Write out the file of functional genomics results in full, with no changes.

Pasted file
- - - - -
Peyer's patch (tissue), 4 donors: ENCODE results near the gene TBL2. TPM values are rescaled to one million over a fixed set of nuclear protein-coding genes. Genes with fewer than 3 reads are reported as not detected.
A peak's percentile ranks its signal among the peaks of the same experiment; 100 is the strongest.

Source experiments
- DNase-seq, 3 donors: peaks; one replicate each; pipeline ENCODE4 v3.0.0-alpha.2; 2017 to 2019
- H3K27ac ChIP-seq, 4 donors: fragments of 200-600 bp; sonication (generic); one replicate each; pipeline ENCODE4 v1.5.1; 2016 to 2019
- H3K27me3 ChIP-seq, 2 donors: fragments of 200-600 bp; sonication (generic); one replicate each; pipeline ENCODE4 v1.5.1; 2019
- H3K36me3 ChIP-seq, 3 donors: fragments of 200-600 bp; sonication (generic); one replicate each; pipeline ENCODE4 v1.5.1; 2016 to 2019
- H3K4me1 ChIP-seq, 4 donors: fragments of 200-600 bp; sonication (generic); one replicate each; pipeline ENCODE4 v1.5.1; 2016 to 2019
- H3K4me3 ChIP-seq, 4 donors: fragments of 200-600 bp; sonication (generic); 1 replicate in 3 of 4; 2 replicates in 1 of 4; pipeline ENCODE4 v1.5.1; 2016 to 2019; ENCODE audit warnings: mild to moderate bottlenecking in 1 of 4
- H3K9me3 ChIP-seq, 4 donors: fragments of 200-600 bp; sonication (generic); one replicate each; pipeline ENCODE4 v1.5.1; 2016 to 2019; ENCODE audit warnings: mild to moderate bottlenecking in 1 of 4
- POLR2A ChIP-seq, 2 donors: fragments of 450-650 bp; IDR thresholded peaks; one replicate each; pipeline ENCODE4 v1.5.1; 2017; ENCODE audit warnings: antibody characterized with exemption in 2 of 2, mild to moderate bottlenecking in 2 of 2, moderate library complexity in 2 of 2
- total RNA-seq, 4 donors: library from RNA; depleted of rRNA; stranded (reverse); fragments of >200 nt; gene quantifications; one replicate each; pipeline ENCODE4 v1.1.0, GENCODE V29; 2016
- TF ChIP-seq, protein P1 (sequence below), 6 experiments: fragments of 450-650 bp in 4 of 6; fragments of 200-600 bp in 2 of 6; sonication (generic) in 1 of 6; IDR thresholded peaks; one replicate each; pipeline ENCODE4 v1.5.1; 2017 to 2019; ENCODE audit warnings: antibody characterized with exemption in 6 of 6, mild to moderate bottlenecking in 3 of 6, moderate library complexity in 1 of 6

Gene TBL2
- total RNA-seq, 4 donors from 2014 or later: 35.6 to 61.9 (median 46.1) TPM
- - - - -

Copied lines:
Peyer's patch (tissue), 4 donors: ENCODE results near the gene TBL2. TPM values are rescaled to one million over a fixed set of nuclear protein-coding genes. Genes with fewer than 3 reads are reported as not detected.
A peak's percentile ranks its signal among the peaks of the same experiment; 100 is the strongest.

Source experiments
- DNase-seq, 3 donors: peaks; one replicate each; pipeline ENCODE4 v3.0.0-alpha.2; 2017 to 2019
- H3K27ac ChIP-seq, 4 donors: fragments of 200-600 bp; sonication (generic); one replicate each; pipeline ENCODE4 v1.5.1; 2016 to 2019
- H3K27me3 ChIP-seq, 2 donors: fragments of 200-600 bp; sonication (generic); one replicate each; pipeline ENCODE4 v1.5.1; 2019
- H3K36me3 ChIP-seq, 3 donors: fragments of 200-600 bp; sonication (generic); one replicate each; pipeline ENCODE4 v1.5.1; 2016 to 2019
- H3K4me1 ChIP-seq, 4 donors: fragments of 200-600 bp; sonication (generic); one replicate each; pipeline ENCODE4 v1.5.1; 2016 to 2019
- H3K4me3 ChIP-seq, 4 donors: fragments of 200-600 bp; sonication (generic); 1 replicate in 3 of 4; 2 replicates in 1 of 4; pipeline ENCODE4 v1.5.1; 2016 to 2019; ENCODE audit warnings: mild to moderate bottlenecking in 1 of 4
- H3K9me3 ChIP-seq, 4 donors: fragments of 200-600 bp; sonication (generic); one replicate each; pipeline ENCODE4 v1.5.1; 2016 to 2019; ENCODE audit warnings: mild to moderate bottlenecking in 1 of 4
- POLR2A ChIP-seq, 2 donors: fragments of 450-650 bp; IDR thresholded peaks; one replicate each; pipeline ENCODE4 v1.5.1; 2017; ENCODE audit warnings: antibody characterized with exemption in 2 of 2, mild to moderate bottlenecking in 2 of 2, moderate library complexity in 2 of 2
- total RNA-seq, 4 donors: library from RNA; depleted of rRNA; stranded (reverse); fragments of >200 nt; gene quantifications; one replicate each; pipeline ENCODE4 v1.1.0, GENCODE V29; 2016
- TF ChIP-seq, protein P1 (sequence below), 6 experiments: fragments of 450-650 bp in 4 of 6; fragments of 200-600 bp in 2 of 6; sonication (generic) in 1 of 6; IDR thresholded peaks; one replicate each; pipeline ENCODE4 v1.5.1; 2017 to 2019; ENCODE audit warnings: antibody characterized with exemption in 6 of 6, mild to moderate bottlenecking in 3 of 6, moderate library complexity in 1 of 6

Gene TBL2
- total RNA-seq, 4 donors from 2014 or later: 35.6 to 61.9 (median 46.1) TPM